London: US President Donald Trump and his Nato counterparts gathered in London Tuesday to mark the alliance’s 70th birthday amid deep tensions as spats between leaders expose a lack of unity that risks undermining the military organisation’s credibility.

For the third summit in a row, Trump is expected to renew demands that European allies and Canada step up defence spending. Meanwhile, lamenting Nato’s “brain death” due to a lack of US leadership, French President Emmanuel Macron said Nato needs “a wake-up call”.

What are all the arguments all about?

Macron insists that strategic questions must be addressed, like improving ties with Russia and how to handle an unpredictable ally like Turkey.

In turn, Turkish President Recep Tayyip Erdogan has lashed out at Macron, and their very public argument bodes ill for a summit hosted by British Prime Minister Boris Johnson, who is deep into an electoral campaign and desperately wants to smooth things over.

Ankara raised the ire of its allies by invading northern Syria, and for buying Russian air defence systems with powerful computers aboard that suck up data and would compromise the military equipment of allies if they were stationed nearby.

What’s the Turkish connection?

Before heading to London, Erdogan suggested that Turkey might not back Poland and Nato’s Baltic allies — Estonia, Latvia and Lithuania — should they require defending unless the allies support Turkish concerns about Syrian Kurdish fighters, which Ankara sees as terrorists.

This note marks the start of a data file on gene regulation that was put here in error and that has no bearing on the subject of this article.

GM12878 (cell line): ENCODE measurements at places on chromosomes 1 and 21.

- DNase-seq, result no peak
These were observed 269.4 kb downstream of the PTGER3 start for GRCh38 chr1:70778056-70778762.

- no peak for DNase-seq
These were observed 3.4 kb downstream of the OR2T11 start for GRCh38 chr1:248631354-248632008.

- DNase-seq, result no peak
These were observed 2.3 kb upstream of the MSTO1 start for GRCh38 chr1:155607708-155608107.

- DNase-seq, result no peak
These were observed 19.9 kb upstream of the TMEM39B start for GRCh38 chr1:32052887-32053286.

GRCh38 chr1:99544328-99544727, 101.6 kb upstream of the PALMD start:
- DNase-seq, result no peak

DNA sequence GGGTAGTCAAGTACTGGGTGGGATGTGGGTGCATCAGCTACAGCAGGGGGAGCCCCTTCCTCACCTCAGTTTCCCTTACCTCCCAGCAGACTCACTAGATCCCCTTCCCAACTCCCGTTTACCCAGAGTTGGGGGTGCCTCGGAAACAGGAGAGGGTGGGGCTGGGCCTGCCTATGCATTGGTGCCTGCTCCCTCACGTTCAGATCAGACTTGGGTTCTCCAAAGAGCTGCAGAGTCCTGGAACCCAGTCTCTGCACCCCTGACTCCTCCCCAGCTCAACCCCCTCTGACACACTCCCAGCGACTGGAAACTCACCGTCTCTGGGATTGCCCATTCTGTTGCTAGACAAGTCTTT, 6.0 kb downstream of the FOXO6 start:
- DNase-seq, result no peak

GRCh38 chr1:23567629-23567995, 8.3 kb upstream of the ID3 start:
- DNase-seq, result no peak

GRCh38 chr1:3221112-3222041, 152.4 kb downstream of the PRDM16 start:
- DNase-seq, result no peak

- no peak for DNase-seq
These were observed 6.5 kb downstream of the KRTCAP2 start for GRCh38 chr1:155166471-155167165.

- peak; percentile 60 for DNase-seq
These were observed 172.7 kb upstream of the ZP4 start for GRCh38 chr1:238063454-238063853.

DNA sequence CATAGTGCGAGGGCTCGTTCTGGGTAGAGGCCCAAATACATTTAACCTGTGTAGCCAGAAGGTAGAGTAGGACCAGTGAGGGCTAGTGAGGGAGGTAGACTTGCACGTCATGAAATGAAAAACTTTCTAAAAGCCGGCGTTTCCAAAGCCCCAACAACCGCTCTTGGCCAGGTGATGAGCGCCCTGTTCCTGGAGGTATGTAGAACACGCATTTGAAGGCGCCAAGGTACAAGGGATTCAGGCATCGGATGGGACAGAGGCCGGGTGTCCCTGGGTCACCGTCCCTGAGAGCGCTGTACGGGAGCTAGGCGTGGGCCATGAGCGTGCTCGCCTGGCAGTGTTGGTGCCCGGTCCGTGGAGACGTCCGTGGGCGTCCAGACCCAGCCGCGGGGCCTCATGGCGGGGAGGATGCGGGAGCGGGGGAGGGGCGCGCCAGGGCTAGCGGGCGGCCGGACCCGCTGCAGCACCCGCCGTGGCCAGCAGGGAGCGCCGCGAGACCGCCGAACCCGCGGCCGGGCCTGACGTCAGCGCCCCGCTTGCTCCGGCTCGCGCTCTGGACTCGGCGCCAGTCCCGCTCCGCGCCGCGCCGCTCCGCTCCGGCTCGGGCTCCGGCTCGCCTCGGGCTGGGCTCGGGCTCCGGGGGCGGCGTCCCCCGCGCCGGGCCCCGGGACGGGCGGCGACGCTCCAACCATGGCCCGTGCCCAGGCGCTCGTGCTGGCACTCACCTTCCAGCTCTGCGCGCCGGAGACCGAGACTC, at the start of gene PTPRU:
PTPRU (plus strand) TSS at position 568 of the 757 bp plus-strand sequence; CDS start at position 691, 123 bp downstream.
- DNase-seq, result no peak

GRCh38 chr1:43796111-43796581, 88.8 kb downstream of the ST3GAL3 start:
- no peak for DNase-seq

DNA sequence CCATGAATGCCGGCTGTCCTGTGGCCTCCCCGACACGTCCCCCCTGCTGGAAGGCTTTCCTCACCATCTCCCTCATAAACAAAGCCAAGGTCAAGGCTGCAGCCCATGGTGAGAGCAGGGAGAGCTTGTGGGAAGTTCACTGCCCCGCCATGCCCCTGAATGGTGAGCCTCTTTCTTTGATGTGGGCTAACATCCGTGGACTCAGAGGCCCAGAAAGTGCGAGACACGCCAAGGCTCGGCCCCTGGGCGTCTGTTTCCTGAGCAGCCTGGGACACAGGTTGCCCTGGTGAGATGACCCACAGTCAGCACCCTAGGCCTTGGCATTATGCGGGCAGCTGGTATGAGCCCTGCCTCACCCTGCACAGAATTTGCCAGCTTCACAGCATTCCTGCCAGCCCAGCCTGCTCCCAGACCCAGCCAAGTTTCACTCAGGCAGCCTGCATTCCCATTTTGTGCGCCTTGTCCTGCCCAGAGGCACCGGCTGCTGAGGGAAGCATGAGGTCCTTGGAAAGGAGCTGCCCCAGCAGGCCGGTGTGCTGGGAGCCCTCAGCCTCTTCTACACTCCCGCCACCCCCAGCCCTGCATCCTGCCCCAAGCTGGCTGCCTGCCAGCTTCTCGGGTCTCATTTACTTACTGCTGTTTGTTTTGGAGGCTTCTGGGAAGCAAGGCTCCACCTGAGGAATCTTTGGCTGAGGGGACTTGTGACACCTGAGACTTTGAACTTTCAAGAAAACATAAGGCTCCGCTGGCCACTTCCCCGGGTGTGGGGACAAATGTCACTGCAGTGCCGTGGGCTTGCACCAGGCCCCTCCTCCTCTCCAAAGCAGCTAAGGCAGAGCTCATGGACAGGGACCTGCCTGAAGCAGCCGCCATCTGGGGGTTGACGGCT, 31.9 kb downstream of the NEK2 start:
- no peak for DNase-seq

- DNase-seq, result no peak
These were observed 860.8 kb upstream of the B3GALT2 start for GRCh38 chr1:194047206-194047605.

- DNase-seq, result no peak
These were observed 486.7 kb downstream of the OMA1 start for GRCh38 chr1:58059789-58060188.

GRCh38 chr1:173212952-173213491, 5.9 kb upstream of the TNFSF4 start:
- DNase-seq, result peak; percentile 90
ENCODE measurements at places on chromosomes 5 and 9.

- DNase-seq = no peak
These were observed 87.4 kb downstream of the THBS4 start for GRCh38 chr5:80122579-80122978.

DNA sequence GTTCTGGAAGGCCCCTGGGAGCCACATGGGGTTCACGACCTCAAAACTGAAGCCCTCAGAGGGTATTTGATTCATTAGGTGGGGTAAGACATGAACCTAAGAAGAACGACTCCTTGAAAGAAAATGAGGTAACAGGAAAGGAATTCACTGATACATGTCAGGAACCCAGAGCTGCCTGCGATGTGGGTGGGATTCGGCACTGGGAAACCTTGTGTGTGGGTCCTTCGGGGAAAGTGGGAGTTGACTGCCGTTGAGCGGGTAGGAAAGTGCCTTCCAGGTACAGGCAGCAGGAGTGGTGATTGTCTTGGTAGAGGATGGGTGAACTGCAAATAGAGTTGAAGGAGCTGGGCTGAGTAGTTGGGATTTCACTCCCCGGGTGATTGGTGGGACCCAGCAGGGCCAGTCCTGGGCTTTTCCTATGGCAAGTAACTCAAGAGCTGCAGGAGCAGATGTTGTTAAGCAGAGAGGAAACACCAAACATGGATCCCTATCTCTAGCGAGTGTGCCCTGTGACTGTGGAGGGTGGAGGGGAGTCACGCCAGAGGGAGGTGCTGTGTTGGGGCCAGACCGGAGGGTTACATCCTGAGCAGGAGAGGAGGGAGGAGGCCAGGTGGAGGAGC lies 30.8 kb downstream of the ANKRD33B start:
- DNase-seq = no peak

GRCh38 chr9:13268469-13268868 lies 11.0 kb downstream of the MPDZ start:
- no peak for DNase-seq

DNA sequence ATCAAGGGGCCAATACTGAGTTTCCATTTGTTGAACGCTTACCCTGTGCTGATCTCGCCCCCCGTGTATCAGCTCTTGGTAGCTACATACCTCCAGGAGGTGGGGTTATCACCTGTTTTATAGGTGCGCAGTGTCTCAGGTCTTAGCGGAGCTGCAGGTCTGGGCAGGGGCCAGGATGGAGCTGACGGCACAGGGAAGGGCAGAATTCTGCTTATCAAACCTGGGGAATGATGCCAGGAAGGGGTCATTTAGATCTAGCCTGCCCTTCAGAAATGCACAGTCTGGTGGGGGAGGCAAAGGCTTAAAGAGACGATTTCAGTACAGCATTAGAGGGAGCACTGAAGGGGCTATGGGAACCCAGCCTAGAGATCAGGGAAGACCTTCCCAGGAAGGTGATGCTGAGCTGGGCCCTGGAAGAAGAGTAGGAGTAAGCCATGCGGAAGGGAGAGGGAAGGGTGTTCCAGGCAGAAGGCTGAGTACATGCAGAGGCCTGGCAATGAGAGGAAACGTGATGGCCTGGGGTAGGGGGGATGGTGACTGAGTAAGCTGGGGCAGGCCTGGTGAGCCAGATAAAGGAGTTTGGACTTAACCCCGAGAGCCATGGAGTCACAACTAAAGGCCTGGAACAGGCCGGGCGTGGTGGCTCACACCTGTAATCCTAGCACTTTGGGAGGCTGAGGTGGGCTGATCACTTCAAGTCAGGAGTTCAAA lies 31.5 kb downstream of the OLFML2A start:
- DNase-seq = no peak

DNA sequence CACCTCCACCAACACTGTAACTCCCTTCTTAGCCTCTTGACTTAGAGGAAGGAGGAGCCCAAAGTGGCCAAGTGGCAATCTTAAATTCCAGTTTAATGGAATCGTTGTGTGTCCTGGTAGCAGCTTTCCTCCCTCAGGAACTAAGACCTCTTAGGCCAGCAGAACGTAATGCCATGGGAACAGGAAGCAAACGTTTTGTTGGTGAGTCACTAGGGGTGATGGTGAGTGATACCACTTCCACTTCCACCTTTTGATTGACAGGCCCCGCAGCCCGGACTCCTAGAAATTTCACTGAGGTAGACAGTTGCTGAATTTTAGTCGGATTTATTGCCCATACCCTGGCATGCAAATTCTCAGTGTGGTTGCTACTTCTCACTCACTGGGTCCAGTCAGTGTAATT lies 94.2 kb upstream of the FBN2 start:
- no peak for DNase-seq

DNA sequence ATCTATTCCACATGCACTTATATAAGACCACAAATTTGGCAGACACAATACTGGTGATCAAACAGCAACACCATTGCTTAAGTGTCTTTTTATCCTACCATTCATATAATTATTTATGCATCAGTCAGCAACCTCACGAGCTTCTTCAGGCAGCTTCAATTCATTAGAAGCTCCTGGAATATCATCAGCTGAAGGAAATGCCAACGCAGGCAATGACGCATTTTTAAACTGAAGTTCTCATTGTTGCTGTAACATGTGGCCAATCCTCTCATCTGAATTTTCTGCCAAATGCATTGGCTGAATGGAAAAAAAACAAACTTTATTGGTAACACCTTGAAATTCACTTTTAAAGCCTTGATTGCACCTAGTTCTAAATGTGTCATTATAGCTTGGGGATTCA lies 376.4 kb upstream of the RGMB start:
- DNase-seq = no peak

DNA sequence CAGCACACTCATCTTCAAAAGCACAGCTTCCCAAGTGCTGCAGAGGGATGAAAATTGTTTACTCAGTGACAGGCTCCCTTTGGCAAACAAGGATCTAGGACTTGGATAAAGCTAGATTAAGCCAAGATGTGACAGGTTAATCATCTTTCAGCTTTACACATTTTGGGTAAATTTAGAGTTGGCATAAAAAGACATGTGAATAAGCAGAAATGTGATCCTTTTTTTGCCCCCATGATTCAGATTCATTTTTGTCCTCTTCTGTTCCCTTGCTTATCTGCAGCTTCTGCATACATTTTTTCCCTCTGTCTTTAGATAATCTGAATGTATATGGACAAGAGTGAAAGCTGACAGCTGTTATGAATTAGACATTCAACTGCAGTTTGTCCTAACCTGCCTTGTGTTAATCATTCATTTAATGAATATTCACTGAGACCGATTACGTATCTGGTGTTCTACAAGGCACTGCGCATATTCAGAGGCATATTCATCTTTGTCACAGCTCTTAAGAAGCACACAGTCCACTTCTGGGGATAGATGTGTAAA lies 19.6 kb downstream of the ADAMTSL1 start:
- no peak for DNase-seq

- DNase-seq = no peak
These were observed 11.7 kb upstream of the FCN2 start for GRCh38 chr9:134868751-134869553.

What is the Collective Defence clause?

That threat raises new questions about Nato’s commitment to its collective defence clause — Article 5 — under which all allies vow to come to the aid of a member under attack. The clause has only ever been activated once, after the 9/11 attacks in the United States. The two-day summit kicked off with receptions at Buckingham Palace and Downing Street. A short working session will be held at a golf resort in outer London on Wednesday.

What does the Nato chief have to say about the spat?

Nato Secretary-General Jens Stoltenberg said on Tuesday it was not right to question the Western alliance’s security guarantee but that he was working to solve the dispute with Turkey.

Asked if the issue could be resolved by the end of the London summit, he said: “I will not promise that, but what I can say is that we are working on that. But it is not like Nato doesn’t have a plan to defend the Baltic countries.” Speaking after a breakfast with Trump, Stoltenberg said Nato still had strong support in the United States and cited a “big paradox” that while people were questioning the transatlantic bond, citizens backed Nato. “We have bad rhetoric but extremely good substance,” he said.

Will the unity hold after the summit?

Even Stoltenberg conceded that “we should never question the unity and the political willingness to stand together and to defend each other. The whole purpose of Nato is to preserve peace. It’s to prevent conflict by sending a clear message to any potential adversary that if one ally is attacked it will trigger a response from the whole alliance”. The spats between leaders threaten to expose a lack of unity that could undermine the military organisation’s credibility.